US processed foods contain ingredients banned in other countries

Katie Goerl | Collegian Azodicarbonamide, a chemical used industrially to bleach foam products like yoga mats, is just one of many ingredients included in this cheese danish. Azodicarbonamide is banned in Australia, the U.K. and most European countries due to its links to asthma.

Buzzfeed posted an article on June 19 about ingredients in common U.S. foods that are banned in other countries — things that cause cancer, thyroid disease and deplete your body of vitamins. The article was picked up by Deseret News, U.K.’s Daily Mail and several other news agencies. While the information is truly scary, I was not totally surprised by it.

My mom visits family in Germany occasionally, and I always ask her to bring back some Haribo Gummy Bears. Yes, we have those here in the U.S., but I’ve always thought the German ones were softer and tasted better. As I got older and learned more about reading and interpreting food labels, I discovered that it wasn’t just my imagination. These gummies are from the same company, but the ingredients are totally different. The German version contains glucose syrup and fruit and vegetable extracts for the colors and flavors. The American version contains corn syrup, artificial flavors and artificial colors including the dreaded Red Dye #40.

Why does this matter? Artificial colors are derived from petroleum products. That’s the same stuff we get gasoline, kerosene, jet fuel and diesel from. The Food and Drug Administration says artificial colors are totally safe, but they’ve been banned in many European countries because of their links to nerve and brain problems, including ADHD and other behavioral problems in children. And if you think it’s easy to avoid artificial colors, think again. They’re everywhere: bread, cereal, candy, soft drinks, mac and cheese, even vitamin pills.

Speaking of soft drinks, artificial colors are not the only reason why you should be wary of your favorite beverage. Soft drinks like Mountain Dew, Fresca and Squirt, and sports drinks like Gatorade and Powerade, contain brominated vegetable oil.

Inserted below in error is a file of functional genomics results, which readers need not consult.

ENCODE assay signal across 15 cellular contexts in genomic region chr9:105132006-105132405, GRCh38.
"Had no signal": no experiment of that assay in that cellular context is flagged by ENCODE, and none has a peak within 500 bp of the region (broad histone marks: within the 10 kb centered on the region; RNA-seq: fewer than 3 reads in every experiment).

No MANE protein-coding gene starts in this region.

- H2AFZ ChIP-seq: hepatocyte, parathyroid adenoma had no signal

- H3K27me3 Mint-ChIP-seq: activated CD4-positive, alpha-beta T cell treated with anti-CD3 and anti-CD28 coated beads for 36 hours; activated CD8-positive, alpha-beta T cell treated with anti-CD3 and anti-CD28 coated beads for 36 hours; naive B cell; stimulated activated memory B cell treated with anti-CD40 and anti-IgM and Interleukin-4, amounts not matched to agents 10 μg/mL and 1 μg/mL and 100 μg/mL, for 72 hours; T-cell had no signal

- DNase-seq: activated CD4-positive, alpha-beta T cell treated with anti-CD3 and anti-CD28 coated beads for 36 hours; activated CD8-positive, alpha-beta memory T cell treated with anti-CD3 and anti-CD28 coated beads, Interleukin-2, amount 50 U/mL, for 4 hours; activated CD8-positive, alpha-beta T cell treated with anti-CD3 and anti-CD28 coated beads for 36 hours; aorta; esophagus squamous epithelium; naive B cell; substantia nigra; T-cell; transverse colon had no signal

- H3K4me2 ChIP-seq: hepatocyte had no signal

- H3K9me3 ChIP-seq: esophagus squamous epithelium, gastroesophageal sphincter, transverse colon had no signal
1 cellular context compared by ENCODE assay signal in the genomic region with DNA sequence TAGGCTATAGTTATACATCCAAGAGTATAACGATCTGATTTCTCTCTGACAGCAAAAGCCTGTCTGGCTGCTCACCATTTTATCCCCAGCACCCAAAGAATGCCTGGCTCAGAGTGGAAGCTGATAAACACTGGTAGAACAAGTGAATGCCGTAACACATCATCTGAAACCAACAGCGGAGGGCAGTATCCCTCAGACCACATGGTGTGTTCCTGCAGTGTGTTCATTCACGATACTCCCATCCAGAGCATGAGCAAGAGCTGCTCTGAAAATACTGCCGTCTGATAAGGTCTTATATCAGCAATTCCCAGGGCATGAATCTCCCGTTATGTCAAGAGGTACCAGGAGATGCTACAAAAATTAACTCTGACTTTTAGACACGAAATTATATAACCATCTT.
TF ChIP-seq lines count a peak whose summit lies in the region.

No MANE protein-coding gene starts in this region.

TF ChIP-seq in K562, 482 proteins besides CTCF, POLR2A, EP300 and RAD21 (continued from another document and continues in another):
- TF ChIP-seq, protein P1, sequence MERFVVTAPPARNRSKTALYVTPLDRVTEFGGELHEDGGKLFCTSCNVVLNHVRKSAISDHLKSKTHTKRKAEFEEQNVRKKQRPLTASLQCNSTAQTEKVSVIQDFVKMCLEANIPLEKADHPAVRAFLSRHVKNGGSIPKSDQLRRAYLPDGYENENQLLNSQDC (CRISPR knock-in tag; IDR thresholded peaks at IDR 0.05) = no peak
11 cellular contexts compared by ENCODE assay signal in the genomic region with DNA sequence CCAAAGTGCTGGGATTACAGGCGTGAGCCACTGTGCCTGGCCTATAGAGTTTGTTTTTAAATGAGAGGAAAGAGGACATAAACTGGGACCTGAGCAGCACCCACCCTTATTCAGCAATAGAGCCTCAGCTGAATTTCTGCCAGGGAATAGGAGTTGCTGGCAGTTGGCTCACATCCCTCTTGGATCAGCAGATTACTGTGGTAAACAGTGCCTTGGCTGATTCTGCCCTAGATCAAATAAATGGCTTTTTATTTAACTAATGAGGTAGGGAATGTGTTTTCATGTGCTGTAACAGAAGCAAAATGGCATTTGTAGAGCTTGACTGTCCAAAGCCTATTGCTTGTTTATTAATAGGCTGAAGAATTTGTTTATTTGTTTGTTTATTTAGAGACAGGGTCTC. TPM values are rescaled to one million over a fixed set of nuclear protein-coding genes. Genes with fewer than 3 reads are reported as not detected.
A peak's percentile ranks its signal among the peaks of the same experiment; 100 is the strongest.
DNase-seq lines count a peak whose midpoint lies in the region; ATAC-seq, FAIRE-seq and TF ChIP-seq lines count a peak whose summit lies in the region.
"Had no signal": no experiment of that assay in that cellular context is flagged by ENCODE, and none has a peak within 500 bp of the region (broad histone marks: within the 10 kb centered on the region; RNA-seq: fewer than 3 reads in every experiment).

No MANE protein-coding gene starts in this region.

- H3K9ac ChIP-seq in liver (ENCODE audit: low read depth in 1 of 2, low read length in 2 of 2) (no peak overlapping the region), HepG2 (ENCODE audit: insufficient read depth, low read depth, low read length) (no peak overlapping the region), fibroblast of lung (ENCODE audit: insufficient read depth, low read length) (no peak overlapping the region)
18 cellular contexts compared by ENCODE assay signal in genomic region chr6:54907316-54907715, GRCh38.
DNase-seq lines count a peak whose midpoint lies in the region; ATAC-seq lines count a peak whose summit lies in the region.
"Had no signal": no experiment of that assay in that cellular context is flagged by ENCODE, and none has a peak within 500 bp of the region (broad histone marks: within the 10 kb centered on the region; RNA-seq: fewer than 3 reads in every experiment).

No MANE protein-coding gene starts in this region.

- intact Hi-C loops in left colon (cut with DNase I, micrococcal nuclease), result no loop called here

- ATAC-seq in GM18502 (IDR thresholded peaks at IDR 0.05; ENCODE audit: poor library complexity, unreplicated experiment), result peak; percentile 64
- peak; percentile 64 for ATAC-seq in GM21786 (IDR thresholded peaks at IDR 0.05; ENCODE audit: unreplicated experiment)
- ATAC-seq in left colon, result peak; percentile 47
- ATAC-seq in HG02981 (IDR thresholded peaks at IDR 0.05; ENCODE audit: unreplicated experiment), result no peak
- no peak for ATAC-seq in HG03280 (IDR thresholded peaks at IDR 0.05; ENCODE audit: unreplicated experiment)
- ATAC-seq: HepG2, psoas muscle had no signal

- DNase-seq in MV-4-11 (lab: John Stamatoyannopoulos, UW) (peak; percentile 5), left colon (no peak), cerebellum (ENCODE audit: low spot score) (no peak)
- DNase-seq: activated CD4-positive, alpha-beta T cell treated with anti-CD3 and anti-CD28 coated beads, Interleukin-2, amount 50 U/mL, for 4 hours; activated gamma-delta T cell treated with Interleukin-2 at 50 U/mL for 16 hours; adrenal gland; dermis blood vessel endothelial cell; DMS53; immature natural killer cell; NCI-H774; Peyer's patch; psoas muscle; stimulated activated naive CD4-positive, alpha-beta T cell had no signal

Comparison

Why does this matter? Bromine is a flame retardant chemical used in, among other things, carpet manufacturing. Doesn’t sound very healthy, does it? More than 100 countries agree, banning the chemical because it has been linked to skin, nerve, memory and organ problems. It also appears to build up in the body over time. Once again, the FDA says it’s safe enough and it’s been used in drink manufacturing for years; however, according to the Mayo Clinic, the FDA is reconsidering its stance on it and some manufacturers are considering discontinuing it.

Bromine isn’t just for people who like too much sugar in their artificially colored beverages. It’s also found in potassium bromate or brominated flour, which is used in a variety of baked goods.

Those baked goods also contain azodicarbonamide, which is used to bleach foamed plastic products, such as yoga mats. It’s banned in Australia, the U.K. and most European countries because it has been linked to asthma. According to The Examiner, you can get up to 15 years in prison if you use azodicarbonamide as a food ingredient in Singapore.

But here in the good old US of A, the FDA says it’s totally safe to use, so it’s found in bread products, frozen dinners and boxed pasta. We’re not talking about just a few brands, either. I found azodicarbonamide listed in the ingredients for Sara Lee, Orowheat and Nature’s Pride breads. When browsing boxed pastas, GoodGuide warned me that it was found in Annie’s Homegrown Organic products. I’m not kidding.

The moral of this story is, even if you think you’re eating something healthy, you should read the label.

But who has time to memorize all these ingredients and which ones are bad for you? There’s too darned many of them out there. I can’t even pronounce azodicarbonamide, so how am I supposed to know what it is without looking it up?

Fear not. Karen’s basic rules for eating healthier are here to save the day.

1. When it comes to packaged or processed foods, the more ingredients it contains, the worse it is for you. Whenever possible (i.e. whenever I can afford to shop for healthier food), I try to avoid anything that has more than 10 ingredients listed on the label.

2. If a listed ingredient is long and unpronounceable, it’s probably not good for you.

3. Learn something — a little bit at a time. If you’re interested in leading a healthier lifestyle or if you worry about the health of yourself or your family, you should take an active interest in nutrition. There is a lot to learn and it can be daunting, but that’s why you shouldn’t worry about learning everything at once. Pick one of your favorite foods — good or bad — and read up on it. I picked strawberries one day, and it made me want to eat strawberries more often. Did you know they can whiten your teeth?

Karen Ingram is a senior in English. Please send comments to